Pyruvic acid is a type of alpha-keto carboxylic acid. These are organic compounds that are involved in the Krebs citric acid cycle, the main source of energy for cells. Pyruvic acid is one of the few organic molecules destroyed in the Earth’s inner atmosphere by solar radiation rather than by reactions with highly reactive free radicals. To date, scientists have only identified the final products from the breakdown of pyruvic acid. This makes it hard to understand how light breaks down this acid. In this research, scientists degraded pyruvic acid using a near ultraviolet photon and detected the resulting degradation products. They obtained the first experimental evidence that the primary degradation products are carbon dioxide and the carbene methylhydroxycarbene (MHC). They also obtained the first evidence of a particular chemical reaction between MHC and pyruvic acid.
Identifying MHC as a product of the breakdown by light of pyruvic acid opens the doors for further studies that will improve scientific understanding of the chemistry of the atmosphere. For example, MHC generated by sunlight in the troposphere may react with oxygen and water vapor. The research is also important to synthetic chemistry overall. MHC is a carbene, a family of highly reactive molecules containing carbon atoms that use only two of the four bonds they are capable of forming with other atoms. This means carbenes are highly reactive and thus usually have very short lives before they form new bonds. Furthermore, because much of the energy of the photon is transferred to the carbene molecule when pyruvic acid breaks down, MHC contains enough energy to promote further reactions that would otherwise not occur. The new research will also help scientists study the possibility that MHC was involved in the formation of simple sugars during the early history of the universe.
Scientists have previously proposed that MHC is an intermediate in the photodegradation of pyruvic acid in the atmosphere. However, it is difficult to generate carbenes in sufficiently high quantity to carefully study and understand their reactions. In this study, researchers successfully generated MHC by UV irradiation of gaseous pyruvic acid diluted with helium in a tube at low pressure. Researchers used Multiplexed Photoionization Mass Spectrometry to enable the first definitive detection of MHC in the gas phase. MHC and carbon dioxide accounted for 97 to 100 percent of the degradation products. The study also detected vinyl alcohol and acetaldehyde, likely formed by the isomerization of MHC.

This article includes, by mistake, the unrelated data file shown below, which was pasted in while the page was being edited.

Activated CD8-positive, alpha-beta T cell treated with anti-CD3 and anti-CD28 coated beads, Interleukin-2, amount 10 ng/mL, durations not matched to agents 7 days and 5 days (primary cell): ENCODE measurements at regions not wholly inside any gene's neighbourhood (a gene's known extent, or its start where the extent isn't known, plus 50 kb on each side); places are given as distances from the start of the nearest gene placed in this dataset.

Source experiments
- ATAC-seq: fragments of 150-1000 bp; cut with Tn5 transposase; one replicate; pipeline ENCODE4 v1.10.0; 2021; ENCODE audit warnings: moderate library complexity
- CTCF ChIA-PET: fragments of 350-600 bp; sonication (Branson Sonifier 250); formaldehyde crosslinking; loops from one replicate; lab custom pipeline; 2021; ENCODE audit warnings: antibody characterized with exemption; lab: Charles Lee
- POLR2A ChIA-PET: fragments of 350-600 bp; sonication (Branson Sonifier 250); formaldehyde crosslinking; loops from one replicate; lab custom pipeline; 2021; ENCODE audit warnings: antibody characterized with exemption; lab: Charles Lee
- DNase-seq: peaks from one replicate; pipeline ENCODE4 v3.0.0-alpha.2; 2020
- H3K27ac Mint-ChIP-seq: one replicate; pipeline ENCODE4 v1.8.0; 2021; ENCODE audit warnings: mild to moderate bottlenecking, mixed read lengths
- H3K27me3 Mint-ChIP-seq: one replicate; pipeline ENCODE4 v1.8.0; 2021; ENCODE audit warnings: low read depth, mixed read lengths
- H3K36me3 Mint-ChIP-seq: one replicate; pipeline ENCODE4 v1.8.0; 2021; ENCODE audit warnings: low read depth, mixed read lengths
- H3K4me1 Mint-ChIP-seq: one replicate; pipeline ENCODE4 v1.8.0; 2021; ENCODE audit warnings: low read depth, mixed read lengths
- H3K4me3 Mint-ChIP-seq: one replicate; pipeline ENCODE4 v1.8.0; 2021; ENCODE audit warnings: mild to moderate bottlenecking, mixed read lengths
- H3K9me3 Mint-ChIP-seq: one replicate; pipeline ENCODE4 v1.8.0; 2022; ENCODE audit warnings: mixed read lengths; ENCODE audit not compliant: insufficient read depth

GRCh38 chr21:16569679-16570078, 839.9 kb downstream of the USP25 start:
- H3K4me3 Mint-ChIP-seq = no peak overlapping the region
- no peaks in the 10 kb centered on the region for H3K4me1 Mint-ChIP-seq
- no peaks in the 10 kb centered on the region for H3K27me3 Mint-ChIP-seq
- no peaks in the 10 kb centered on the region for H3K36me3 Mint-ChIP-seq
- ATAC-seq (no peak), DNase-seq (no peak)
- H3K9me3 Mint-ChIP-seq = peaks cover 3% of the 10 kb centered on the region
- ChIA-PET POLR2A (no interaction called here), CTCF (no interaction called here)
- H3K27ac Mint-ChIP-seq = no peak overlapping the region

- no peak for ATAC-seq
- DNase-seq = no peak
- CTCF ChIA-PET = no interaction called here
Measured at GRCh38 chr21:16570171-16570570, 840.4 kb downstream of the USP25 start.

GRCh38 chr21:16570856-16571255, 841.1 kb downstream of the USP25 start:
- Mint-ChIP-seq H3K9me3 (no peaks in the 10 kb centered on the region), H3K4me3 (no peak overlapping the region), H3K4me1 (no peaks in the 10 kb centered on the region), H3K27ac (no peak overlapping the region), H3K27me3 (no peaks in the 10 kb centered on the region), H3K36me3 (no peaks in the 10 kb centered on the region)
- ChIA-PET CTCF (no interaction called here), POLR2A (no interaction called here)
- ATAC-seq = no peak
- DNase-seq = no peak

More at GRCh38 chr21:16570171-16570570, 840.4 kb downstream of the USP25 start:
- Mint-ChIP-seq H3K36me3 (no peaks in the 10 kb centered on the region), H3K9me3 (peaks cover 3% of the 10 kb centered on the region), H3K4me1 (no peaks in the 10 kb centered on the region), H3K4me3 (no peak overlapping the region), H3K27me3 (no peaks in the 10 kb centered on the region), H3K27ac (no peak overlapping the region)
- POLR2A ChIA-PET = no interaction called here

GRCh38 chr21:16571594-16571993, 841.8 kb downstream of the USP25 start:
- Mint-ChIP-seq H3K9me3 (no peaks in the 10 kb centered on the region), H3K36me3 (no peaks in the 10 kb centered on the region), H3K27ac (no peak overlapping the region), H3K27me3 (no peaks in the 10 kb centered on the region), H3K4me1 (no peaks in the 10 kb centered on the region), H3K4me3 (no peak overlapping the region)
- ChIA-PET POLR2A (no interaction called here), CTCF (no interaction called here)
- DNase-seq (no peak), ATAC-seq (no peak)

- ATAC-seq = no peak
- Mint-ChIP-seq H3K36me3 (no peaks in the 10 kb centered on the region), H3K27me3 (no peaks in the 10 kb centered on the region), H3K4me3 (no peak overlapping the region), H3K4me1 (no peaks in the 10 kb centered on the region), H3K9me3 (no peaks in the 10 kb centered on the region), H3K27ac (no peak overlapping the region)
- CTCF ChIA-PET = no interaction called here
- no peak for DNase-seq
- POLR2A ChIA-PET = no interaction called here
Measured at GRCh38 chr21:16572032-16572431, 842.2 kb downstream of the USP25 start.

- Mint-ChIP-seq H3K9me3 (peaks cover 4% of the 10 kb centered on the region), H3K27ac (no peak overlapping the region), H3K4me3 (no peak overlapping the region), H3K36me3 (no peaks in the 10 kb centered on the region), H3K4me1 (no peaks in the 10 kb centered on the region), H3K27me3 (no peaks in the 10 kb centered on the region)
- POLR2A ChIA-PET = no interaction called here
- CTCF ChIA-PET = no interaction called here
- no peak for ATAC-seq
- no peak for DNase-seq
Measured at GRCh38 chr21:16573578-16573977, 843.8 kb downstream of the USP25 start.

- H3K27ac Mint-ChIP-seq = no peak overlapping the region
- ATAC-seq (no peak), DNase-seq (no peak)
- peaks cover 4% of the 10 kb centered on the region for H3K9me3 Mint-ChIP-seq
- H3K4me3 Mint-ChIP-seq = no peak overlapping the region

The measured photodissociation quantum yield and measured product branching fractions suggest a mechanism in which hydrogen transfer on the S1 excited state occurs at least partially by quantum mechanical tunnelling, in competition with intersystem crossing to the T1 state. Much of the photon’s energy (62 percent) was transferred to the chemical bonds of MHC, which contributed to its reactivity and hence its instability. Using mass spectrometry, an unknown chemical compound was detected with the molecular formula C4H8O2. The researchers altered the concentration of the pyruvic acid and found that the rate of formation of this unknown compound changed in direct proportion, indicating that it is the product of a reaction between pyruvic acid and MHC.
Funding for this research came from the Department of Energy Office of Science, Basic Energy Sciences, Chemical Sciences, Geosciences, and Biosciences Division.
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